So if we “delicate” (and don’t overwrite “no man’s land”-more on that later):

unsigned char *mem = (unsigned char*)malloc(100);
*(mem-17)=64; // thrashes _block_use.
free(mem);

leads only to is_block_type_valid(header->_block_use).


In all above cases, it is possible to find the underlying issue by following memory allocations, but knowing more about the structure of debug-heap helps a lot.

An overview about debug-heap can be found e.g. in documentation, alternatively all details of the implementation can be found in the corresponding Windows Kit,(e.g. C:Program Files (x86)Windows Kits10Source10.0.16299.0ucrtheapdebug_heap.cpp).

In a nutshell: When a memory is allocated on a debug heap, more memory than needed is allocated, so additional structures such as “no man’s land” and additional info, such as _block_use, can be stored next to the “real” memory. The actual memory layout is:

------------------------------------------------------------------------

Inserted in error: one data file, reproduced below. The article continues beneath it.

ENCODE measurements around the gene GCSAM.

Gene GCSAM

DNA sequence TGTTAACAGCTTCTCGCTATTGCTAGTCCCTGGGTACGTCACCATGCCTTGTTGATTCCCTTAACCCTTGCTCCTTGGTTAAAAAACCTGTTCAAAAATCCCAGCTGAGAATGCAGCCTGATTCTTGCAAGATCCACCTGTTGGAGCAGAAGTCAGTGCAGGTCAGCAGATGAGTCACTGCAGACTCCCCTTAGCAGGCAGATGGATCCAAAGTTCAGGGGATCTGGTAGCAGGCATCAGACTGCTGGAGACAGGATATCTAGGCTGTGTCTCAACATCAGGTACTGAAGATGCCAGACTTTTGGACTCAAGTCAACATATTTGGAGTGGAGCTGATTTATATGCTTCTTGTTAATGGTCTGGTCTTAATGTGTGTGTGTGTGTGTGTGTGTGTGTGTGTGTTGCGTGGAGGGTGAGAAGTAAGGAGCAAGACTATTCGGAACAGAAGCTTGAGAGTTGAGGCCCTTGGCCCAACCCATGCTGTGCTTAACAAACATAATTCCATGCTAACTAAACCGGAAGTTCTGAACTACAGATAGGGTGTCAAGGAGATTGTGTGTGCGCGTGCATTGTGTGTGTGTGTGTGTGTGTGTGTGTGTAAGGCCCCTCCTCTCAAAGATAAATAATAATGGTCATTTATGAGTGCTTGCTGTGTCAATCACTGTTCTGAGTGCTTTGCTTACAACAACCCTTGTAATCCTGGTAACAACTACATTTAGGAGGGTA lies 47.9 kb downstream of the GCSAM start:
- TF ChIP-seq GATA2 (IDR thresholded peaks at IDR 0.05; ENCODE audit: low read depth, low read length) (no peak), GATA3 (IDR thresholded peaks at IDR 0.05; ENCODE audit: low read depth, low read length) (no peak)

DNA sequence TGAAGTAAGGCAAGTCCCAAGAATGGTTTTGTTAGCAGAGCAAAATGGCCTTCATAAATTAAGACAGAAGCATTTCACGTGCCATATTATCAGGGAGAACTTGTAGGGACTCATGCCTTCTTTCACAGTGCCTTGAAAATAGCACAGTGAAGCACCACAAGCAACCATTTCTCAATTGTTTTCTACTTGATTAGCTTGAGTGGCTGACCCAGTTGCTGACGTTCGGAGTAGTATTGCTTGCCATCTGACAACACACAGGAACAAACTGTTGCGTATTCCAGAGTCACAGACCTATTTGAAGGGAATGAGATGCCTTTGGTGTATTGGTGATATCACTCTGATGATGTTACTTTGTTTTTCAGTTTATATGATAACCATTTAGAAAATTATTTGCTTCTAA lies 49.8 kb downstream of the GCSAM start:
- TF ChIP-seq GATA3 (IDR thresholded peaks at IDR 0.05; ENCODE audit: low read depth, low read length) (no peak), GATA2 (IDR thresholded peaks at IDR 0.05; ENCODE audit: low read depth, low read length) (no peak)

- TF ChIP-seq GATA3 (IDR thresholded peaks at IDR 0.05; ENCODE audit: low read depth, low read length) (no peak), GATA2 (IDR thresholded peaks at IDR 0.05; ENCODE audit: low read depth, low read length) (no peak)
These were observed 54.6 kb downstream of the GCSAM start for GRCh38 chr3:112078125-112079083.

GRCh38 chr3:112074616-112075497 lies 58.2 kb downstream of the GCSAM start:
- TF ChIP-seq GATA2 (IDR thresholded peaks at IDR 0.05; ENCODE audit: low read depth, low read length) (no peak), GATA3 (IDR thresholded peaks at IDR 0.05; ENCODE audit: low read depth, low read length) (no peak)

| header of the block + no man's land |  "real" memory | no man's land |
----------------------------------------------------------------------
|    32 bytes         +      4bytes   |     ? bytes    |     4 bytes   |
------------------------------------------------------------------------

Every byte in “no man’s land” at the end and at the beginning are set to a special value (0xFD), so once it is overwritten we can register out-of-bounds write access (as long as they are at most 4 bytes off).

For example in the case of new[]delete-mismatch we can analyze memory before the pointer, to see whether this is no man’s land or not (here as code, but normally done in debugger):


A *mem = new A[10];
...
// instead of
//delete mem;
// investigate memory:
unsigned char* ch = reinterpret_cast<unsigned char*>(mem);
for (int i = 0; i < 16; i++) {
    std::cout << (int)(*(ch - i)) << " ";
}

we get:

0 0 0 0 0 0 0 0 10 253 253 253 253 0 0 52

i.e. the first 8 bytes are used for the number of elements (10), than we see “no man’s land” (0xFD=253) and then other information. It is easy to see, what is going wrong – if the pointer where correct, the first 4 values where 253.